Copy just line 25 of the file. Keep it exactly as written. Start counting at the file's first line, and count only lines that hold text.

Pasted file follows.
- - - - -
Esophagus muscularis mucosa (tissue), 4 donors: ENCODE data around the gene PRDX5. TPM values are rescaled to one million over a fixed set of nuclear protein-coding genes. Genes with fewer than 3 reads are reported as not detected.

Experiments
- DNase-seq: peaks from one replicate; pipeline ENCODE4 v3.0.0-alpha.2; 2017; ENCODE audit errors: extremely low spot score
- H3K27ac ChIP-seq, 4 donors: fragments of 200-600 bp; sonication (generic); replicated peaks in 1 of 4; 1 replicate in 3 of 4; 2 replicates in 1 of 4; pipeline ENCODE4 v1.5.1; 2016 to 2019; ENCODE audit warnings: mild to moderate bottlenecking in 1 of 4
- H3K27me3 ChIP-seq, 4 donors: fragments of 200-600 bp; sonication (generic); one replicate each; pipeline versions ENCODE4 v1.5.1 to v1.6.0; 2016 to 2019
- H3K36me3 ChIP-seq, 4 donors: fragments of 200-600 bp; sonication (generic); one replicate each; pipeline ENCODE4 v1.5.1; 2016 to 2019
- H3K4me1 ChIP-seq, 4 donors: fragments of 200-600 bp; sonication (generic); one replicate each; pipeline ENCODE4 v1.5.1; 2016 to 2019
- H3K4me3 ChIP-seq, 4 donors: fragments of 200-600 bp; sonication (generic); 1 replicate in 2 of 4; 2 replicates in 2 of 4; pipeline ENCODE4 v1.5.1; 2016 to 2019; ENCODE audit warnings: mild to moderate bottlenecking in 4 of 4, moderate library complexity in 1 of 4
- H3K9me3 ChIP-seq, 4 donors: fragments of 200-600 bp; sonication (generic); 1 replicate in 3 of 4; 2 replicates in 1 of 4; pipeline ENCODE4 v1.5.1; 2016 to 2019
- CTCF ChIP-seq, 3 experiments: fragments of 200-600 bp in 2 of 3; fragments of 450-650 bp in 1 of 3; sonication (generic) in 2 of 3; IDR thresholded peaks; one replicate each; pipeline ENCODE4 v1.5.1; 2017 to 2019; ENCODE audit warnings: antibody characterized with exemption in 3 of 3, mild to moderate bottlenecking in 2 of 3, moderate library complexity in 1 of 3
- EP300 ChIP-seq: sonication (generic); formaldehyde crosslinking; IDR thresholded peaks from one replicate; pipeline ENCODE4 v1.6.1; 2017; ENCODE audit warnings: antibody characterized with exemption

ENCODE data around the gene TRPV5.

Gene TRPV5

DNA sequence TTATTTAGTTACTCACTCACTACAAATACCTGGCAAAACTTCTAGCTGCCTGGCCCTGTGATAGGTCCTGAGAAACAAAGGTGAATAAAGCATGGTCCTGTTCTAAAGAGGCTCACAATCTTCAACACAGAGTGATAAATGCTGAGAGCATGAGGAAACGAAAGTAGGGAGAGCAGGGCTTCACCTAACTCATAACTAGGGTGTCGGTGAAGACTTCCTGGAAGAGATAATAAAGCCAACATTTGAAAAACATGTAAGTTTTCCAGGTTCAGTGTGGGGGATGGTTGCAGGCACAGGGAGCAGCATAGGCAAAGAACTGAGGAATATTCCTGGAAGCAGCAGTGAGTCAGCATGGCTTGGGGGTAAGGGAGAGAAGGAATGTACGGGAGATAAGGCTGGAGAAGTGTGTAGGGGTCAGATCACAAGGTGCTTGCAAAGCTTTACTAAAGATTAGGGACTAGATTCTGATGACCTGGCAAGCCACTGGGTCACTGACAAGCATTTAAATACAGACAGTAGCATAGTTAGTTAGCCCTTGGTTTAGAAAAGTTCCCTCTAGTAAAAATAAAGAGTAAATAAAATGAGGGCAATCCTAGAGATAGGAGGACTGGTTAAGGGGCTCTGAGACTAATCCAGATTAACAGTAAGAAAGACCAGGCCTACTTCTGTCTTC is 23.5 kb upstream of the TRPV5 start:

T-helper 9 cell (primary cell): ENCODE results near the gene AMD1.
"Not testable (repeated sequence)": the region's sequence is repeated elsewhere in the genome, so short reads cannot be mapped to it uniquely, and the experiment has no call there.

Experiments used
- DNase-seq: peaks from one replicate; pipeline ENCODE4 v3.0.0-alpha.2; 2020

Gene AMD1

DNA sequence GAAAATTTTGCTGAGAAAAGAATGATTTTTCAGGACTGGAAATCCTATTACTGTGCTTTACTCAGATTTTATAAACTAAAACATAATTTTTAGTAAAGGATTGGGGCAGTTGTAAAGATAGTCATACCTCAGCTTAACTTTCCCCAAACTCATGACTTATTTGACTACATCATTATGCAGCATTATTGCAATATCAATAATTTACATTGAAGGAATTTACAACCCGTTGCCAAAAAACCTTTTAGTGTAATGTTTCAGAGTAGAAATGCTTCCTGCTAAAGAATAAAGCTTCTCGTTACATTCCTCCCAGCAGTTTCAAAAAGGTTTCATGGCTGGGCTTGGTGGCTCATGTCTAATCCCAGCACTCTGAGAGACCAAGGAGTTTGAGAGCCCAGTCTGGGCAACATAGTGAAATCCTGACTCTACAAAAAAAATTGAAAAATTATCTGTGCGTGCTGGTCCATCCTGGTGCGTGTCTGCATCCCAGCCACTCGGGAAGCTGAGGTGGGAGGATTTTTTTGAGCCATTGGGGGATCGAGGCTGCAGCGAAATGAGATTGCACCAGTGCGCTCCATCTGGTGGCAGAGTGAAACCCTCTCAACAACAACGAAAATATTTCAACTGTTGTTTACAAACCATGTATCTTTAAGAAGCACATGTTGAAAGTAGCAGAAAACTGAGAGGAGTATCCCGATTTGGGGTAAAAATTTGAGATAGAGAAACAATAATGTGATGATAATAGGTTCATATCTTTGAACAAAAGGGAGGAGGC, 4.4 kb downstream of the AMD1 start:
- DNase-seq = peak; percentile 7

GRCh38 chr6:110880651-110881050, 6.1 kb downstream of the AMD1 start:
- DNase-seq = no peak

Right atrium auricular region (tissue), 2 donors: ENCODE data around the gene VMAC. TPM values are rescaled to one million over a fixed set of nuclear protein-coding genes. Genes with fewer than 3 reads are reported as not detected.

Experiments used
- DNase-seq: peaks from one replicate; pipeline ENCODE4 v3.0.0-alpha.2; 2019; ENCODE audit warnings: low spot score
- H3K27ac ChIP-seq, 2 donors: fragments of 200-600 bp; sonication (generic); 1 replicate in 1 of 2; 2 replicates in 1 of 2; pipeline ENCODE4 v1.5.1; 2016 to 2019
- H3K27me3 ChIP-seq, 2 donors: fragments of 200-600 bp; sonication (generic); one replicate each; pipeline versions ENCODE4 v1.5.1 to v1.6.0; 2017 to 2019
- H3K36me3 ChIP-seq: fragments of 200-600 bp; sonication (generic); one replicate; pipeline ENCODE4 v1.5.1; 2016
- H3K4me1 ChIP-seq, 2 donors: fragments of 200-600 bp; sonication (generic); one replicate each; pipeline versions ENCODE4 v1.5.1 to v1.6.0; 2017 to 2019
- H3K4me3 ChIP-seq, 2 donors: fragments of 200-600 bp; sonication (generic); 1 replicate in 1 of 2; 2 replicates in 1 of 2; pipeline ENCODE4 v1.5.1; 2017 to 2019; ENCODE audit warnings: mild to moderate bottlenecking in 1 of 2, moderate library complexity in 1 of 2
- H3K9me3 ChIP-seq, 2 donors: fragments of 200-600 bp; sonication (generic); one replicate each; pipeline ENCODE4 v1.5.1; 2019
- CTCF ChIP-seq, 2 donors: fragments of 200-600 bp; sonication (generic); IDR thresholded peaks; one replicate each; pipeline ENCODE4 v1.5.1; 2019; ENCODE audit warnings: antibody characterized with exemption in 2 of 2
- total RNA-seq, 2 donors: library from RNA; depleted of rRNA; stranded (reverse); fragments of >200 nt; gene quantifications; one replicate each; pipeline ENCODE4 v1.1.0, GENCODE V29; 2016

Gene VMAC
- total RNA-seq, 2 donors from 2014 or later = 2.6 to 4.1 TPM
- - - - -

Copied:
Experiments used